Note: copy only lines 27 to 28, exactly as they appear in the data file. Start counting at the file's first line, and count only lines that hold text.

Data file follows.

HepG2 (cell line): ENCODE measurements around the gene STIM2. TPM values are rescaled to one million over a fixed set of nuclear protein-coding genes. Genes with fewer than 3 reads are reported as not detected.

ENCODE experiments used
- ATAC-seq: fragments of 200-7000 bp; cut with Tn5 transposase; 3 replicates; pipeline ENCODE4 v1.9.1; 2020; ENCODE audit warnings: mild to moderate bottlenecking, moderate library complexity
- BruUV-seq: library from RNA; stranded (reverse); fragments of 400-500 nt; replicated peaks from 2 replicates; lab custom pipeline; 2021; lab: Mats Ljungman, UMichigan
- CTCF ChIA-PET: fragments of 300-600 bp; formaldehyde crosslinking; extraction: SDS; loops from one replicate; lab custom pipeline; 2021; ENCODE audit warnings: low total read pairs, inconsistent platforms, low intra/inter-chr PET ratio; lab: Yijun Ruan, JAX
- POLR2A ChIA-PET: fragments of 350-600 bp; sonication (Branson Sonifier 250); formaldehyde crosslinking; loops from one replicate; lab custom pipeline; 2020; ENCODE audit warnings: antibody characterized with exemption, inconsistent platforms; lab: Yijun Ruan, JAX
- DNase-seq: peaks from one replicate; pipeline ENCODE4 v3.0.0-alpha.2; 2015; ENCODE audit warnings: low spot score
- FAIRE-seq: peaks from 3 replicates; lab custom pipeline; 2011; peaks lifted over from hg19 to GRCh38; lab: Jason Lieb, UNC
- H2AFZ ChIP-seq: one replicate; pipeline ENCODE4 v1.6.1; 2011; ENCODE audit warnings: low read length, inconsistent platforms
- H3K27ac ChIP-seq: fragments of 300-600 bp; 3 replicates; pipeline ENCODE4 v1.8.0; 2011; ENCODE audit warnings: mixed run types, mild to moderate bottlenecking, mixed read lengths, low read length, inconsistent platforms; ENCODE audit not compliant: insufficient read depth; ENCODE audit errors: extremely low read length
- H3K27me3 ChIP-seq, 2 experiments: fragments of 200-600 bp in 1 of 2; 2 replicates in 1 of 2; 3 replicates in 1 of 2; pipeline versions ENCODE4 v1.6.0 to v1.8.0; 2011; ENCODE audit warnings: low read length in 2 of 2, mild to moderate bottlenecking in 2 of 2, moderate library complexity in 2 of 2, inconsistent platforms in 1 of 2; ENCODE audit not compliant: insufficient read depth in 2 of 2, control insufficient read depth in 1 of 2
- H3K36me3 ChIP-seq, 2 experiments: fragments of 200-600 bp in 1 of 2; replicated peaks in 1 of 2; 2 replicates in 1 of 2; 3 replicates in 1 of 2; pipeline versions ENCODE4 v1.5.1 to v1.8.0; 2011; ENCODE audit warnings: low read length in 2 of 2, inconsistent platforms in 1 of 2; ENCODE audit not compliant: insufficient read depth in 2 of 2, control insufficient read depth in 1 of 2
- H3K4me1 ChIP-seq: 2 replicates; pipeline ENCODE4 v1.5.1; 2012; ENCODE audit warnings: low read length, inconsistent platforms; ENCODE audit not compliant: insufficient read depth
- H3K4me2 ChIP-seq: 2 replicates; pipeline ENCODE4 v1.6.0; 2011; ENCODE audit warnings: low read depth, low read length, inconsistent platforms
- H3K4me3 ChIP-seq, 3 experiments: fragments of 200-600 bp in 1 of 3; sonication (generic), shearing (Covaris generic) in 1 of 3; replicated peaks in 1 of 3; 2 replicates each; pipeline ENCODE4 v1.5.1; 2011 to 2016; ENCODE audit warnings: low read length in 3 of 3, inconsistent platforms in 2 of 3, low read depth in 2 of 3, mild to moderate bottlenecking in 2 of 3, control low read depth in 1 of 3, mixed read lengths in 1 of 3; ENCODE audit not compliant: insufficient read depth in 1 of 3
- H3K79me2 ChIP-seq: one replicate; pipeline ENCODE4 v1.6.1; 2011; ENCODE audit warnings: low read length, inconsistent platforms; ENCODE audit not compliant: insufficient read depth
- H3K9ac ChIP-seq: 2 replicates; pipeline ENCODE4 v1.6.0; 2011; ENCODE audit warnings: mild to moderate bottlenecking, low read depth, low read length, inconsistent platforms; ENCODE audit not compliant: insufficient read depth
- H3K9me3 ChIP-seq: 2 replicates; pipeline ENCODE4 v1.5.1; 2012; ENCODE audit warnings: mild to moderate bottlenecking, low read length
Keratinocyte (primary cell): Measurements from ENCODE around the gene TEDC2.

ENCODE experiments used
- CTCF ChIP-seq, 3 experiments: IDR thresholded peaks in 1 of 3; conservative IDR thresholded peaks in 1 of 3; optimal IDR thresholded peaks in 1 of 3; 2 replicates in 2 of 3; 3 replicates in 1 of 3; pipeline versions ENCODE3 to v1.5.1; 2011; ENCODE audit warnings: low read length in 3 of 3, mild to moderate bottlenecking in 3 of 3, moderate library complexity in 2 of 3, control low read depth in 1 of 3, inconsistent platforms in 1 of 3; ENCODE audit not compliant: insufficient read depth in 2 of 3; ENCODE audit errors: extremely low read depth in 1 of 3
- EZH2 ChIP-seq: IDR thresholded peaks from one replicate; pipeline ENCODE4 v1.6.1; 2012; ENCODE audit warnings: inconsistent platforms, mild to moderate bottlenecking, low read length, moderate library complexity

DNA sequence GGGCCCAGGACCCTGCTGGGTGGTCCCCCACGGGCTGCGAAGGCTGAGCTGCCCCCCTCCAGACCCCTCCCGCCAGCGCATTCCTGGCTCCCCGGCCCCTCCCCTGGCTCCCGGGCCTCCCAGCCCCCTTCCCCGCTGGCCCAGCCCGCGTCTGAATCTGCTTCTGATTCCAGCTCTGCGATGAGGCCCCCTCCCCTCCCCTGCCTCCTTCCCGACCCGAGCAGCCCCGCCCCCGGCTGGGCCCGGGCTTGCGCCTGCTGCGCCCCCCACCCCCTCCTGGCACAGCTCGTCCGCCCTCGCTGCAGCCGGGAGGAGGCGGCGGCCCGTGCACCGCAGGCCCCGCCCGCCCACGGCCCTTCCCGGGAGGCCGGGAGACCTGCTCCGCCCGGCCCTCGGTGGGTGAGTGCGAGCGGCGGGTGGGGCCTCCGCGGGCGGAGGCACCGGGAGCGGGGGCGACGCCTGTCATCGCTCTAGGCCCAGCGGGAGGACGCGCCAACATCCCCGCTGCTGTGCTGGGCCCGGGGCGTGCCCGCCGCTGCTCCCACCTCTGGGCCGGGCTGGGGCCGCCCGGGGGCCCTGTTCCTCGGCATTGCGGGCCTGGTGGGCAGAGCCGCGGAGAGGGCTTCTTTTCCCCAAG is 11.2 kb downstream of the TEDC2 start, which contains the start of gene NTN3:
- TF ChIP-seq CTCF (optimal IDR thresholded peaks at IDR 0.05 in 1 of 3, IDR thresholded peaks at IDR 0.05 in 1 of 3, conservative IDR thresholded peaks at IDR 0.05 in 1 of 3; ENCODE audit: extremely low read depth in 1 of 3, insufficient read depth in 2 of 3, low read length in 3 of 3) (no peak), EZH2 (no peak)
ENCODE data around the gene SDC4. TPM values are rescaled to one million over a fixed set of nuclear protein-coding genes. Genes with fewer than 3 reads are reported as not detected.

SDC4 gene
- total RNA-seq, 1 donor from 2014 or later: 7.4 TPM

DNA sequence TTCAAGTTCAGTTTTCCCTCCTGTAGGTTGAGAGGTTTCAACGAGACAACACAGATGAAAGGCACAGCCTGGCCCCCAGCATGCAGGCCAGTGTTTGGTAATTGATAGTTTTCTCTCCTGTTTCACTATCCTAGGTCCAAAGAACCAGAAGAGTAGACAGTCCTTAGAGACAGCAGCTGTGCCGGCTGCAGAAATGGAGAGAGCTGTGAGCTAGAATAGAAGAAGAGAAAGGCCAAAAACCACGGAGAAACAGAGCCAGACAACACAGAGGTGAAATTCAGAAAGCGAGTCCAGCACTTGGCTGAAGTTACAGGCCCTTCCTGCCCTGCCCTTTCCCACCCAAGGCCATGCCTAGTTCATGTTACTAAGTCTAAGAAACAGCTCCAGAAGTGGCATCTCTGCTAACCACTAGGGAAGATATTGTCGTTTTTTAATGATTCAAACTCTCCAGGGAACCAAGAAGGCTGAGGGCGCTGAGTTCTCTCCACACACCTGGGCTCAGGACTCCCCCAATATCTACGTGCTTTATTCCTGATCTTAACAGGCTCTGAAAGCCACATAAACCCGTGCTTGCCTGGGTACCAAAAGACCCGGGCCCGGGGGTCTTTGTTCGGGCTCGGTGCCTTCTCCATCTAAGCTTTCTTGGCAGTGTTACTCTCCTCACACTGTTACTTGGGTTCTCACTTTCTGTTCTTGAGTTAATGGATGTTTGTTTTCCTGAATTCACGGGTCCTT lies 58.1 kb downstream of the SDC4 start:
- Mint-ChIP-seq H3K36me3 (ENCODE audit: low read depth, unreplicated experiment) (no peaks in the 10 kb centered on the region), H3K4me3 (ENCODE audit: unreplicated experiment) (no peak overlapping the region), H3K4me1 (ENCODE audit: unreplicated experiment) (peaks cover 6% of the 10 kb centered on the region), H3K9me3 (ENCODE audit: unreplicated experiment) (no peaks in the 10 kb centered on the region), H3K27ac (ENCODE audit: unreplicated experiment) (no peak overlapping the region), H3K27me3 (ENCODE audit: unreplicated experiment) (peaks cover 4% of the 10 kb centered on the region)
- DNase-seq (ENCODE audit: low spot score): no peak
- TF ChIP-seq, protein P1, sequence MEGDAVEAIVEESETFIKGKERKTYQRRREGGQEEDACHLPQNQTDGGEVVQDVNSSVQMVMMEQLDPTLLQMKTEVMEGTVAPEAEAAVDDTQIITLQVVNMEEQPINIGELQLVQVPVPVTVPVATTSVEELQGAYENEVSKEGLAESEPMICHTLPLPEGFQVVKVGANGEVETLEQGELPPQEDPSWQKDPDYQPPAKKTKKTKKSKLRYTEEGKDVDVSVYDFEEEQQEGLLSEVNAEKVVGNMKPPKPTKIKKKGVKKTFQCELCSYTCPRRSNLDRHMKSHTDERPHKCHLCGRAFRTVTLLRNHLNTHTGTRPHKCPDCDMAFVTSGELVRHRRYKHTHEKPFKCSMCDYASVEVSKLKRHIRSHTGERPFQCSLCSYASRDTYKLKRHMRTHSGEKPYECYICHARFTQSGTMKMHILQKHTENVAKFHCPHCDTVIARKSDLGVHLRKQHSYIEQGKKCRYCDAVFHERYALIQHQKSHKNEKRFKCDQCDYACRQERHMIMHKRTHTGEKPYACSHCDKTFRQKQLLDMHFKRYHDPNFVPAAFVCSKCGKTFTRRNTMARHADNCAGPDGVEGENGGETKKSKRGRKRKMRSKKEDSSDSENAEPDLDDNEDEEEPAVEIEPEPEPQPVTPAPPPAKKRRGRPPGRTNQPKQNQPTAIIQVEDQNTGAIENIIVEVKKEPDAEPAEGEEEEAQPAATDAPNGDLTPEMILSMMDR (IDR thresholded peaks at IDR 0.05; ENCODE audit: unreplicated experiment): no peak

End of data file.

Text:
- total RNA-seq, 1 donor from 2014 or later: 7.4 TPM

DNA sequence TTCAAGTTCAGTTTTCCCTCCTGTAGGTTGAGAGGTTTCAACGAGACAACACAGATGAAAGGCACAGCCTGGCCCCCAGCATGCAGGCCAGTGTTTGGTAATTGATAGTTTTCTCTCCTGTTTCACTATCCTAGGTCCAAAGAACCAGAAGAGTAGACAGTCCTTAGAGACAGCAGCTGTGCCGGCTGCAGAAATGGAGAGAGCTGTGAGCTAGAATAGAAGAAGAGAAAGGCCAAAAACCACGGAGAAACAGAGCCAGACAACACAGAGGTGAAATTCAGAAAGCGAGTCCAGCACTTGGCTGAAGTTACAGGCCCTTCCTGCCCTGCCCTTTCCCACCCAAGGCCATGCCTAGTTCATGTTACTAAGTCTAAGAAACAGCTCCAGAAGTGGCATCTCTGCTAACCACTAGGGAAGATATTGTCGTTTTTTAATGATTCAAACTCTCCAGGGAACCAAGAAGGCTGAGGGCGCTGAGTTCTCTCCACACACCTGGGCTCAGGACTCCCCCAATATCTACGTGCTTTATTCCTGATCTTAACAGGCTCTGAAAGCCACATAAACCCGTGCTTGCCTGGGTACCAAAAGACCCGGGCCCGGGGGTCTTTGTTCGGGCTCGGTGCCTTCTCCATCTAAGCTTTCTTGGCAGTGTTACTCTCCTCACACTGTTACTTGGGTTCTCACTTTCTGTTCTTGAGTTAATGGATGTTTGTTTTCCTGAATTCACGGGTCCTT lies 58.1 kb downstream of the SDC4 start: